Bladder infection (UTI) in dogs


  • Bladder infections in dogs, also called UTIs, are usually caused by bacteria and are more common in female dogs.
  • Symptoms include difficulty or painful peeing, peeing more often, and blood in the urine.
  • A UTI usually clears up quickly with treatment, but can come back if there is an underlying cause or if antibiotics are stopped too early.

General information

Cystitis is the name for inflammation of the bladder. In dogs this is usually caused by a bacterial infection, which is sometimes also called a UTI (urinary tract infection), bladder infection, or urine infection. They are more common in female dogs. Bladder infections usually only occur if there is another medical problem present that affects the urinary tract, such as:

Symptoms of UTI in dogs

Symptoms of a bladder infection include:

  • Pain when peeing
  • Straining to pee
  • Strong-smelling pee
  • Peeing more often
  • Peeing in very small amounts
  • Peeing in the house
  • Blood in urine
  • Licking their private parts
  • Painful abdomen (tummy)


Your vet will ask you some questions about your dog and feel your dog’s bladder. They might ask you for a fresh urine sample. If your dog keeps getting symptoms of cystitis, your vet might want to carry out further tests such as blood tests, X-rays, or an ultrasound of the bladder. They might also recommend sending away some urine for further testing.

If your vet asks you for a urine sample, check out our page on how to take a urine sample from your dog.


Treatment for a UTI is likely to include:

  • Antibiotics — a short course of antibiotics is usually an effective cure for a bladder infection. It’s important that you follow your vet’s instructions and complete the whole course of antibiotics.
  • Pain relief — your vet might prescribe some anti-inflammatory pain relief, to help soothe bladder pain and inflammation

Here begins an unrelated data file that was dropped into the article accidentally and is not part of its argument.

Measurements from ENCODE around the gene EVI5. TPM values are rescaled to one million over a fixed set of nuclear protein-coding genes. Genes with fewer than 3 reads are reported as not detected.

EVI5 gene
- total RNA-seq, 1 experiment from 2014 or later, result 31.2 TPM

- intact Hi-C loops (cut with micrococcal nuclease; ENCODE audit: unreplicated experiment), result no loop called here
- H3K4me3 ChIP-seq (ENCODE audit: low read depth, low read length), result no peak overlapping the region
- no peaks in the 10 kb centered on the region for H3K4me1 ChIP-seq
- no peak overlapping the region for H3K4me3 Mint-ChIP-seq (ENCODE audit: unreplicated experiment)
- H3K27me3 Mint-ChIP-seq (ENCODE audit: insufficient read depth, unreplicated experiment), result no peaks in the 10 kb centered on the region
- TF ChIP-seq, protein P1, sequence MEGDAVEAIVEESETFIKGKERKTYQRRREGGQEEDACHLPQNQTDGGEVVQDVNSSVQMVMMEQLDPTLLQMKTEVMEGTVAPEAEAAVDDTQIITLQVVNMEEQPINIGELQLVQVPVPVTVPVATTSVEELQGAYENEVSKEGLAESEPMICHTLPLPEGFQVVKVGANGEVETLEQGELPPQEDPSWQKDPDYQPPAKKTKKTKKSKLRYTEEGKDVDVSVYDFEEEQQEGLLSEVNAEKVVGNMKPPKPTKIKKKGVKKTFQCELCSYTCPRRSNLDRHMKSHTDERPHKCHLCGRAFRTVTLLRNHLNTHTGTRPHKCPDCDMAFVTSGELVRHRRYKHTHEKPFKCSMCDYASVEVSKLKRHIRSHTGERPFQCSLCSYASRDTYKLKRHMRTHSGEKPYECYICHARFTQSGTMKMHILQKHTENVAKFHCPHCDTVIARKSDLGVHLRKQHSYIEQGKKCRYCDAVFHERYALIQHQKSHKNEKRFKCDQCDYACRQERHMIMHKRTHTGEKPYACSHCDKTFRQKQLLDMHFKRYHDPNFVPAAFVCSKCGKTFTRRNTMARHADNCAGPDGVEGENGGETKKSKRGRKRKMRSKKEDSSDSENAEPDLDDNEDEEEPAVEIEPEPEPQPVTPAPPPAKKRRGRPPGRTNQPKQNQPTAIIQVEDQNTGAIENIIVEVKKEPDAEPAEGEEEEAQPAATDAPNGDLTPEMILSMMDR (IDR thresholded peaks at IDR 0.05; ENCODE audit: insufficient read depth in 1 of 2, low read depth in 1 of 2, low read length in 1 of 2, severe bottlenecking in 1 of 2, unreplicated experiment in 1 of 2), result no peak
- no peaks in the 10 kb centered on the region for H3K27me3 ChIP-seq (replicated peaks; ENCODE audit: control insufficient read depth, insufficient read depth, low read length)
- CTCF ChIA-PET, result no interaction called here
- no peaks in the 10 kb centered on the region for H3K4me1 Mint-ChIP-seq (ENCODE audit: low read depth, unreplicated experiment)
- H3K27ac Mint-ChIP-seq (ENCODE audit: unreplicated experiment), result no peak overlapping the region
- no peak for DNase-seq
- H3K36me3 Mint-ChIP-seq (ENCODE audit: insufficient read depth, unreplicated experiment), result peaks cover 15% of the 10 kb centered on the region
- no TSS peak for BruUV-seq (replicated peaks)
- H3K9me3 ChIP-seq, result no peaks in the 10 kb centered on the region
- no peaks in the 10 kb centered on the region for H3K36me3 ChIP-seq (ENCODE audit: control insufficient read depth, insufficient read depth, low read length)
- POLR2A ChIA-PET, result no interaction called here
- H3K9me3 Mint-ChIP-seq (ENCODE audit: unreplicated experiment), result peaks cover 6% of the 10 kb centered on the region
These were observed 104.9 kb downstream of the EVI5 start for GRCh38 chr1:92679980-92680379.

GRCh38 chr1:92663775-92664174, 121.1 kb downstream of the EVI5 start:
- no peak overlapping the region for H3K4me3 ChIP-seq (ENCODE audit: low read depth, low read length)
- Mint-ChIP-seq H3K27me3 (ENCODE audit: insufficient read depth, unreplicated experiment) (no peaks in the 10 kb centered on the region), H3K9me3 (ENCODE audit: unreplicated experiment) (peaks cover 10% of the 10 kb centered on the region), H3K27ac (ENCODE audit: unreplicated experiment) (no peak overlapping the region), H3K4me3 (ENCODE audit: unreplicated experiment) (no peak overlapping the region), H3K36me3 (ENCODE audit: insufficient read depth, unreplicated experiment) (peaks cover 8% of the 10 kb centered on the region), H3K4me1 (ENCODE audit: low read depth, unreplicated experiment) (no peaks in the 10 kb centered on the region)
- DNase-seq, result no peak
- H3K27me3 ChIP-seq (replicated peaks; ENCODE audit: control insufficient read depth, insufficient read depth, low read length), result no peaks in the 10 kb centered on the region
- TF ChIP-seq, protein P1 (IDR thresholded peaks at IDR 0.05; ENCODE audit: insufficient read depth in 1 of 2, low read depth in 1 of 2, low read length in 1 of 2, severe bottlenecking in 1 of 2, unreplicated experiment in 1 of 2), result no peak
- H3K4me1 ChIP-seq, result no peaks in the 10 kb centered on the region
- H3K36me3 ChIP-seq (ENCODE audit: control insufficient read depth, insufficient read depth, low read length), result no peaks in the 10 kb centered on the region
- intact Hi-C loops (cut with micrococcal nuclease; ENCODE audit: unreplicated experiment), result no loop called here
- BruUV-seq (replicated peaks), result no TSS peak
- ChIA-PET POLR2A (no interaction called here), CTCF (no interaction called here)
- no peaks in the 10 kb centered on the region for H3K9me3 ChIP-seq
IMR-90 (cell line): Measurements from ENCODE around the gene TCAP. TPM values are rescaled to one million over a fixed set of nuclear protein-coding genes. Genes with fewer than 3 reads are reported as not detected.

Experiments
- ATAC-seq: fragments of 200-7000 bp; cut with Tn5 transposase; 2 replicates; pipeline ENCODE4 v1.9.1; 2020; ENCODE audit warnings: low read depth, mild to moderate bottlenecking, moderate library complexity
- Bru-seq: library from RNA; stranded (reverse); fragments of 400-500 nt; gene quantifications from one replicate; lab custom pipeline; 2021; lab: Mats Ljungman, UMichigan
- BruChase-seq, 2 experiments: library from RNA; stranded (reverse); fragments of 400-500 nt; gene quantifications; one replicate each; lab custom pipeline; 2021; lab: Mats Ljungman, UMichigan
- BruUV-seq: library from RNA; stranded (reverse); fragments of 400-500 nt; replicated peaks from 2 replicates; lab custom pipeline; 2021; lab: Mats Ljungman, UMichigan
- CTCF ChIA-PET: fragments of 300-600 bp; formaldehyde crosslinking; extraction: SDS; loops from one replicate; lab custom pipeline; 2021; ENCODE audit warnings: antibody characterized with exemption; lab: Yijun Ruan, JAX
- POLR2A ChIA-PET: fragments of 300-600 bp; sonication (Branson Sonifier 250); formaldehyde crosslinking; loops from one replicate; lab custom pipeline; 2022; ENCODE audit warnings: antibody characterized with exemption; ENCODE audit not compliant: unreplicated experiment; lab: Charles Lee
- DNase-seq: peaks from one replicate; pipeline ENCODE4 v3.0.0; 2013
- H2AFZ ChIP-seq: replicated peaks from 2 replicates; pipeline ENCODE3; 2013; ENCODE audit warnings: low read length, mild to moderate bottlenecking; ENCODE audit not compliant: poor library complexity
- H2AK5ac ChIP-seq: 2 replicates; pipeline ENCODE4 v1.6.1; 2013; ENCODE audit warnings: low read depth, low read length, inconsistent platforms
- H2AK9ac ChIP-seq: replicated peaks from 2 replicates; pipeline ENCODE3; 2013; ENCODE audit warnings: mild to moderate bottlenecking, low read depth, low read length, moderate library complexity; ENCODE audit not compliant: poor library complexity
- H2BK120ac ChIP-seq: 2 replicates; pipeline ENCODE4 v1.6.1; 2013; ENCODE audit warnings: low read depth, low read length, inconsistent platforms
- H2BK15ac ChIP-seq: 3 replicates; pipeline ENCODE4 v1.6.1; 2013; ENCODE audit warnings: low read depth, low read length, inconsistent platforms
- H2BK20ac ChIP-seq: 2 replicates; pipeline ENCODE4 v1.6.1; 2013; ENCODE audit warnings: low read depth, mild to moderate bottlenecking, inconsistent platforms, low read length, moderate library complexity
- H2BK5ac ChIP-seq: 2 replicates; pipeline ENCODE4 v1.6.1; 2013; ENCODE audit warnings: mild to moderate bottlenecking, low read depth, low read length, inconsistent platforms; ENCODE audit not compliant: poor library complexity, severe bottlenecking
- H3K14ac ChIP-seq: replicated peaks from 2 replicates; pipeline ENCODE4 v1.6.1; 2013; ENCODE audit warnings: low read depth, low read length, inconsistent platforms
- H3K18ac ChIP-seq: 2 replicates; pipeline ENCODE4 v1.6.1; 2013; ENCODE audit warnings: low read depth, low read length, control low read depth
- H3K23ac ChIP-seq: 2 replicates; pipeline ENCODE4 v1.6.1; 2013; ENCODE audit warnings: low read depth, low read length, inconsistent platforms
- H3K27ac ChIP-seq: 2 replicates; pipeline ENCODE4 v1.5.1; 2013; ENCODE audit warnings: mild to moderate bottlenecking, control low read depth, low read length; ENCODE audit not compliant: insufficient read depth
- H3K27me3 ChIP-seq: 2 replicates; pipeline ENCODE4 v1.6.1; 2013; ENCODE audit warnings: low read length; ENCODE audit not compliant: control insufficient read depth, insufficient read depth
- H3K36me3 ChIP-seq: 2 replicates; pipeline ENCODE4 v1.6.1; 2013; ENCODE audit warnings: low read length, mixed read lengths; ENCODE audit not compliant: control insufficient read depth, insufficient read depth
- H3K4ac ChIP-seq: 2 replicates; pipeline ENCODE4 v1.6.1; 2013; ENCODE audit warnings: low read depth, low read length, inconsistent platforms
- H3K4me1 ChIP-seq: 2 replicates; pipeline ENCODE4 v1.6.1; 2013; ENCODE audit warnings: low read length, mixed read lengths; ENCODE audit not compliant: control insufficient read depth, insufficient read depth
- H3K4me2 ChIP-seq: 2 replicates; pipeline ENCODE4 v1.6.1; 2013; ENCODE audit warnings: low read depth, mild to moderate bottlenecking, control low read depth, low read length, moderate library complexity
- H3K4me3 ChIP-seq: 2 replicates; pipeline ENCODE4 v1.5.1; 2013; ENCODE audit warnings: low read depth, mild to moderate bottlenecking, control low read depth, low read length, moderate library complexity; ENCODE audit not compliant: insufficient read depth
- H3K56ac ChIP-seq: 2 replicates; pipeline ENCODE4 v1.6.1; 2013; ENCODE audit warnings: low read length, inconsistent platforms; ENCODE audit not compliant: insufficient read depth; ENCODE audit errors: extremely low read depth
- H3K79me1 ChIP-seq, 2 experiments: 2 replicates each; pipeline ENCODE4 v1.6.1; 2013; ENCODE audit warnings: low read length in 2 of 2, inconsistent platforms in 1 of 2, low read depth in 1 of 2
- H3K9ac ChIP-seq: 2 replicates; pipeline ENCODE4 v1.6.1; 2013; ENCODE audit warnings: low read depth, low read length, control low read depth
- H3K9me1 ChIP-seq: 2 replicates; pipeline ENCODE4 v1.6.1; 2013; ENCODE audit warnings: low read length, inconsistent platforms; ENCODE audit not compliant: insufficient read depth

• Drinking — make sure your dog drinks lots of water to help flush out their bladder. You can also add water to their food to help increase the amount of water they drink.
  • Toileting — take your dog outside often to allow them to keep emptying their bladder.
  • Other treatment — if an underlying cause has been found, such as bladder stones, your vet will want to treat that as well.


The outlook may vary depending on the underlying cause of the UTI.  Simple urinary infections usually clear up within a few days of starting treatment. If the infection comes back your vet might want to investigate further to see what’s causing the problem.

When to contact your vet

Contact your vet if you notice a change in your dog’s peeing habits, as a UTI can be very painful. Although it is rare, a bladder infection can spread to the kidneys which can be very serious, so it is best to contact your vet if you think your dog has a UTI.

You know your dog best, always contact your vet if you’re concerned.


Treatment for a UTI can become expensive if there is an underlying cause. It’s important to speak openly to your vet about your finances, the cost of treatment, as well as what you think is right for your dog. There are often several treatment options so if one doesn’t work for you and your pet then the vet may be able to offer another.

Consider insuring your dog as soon as you get them, before any signs of illness start. This will ensure you have all the support you need to care for them.


Will cranberry juice help my dog to recover from a UTI?

There isn’t a lot of evidence that cranberry juice will help dogs with cystitis, but it is safe for dogs, so you can try giving your dog cranberry juice alongside the medical treatment as directed by your vet.

Are UTIs contagious in dogs?

No, UTIs aren’t contagious.

How do I prevent cystitis in my dog?

UTIs are the main cause of cystitis (bladder inflammation) in dogs. You can help reduce the risk of your dog getting a UTI by making sure they have fresh, clean water at all times and go out to empty their bladder when they need to.

Published: June 2023

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Written by vets and vet nurses. This advice is for UK pets only. Illustrations by Samantha Elmhurst.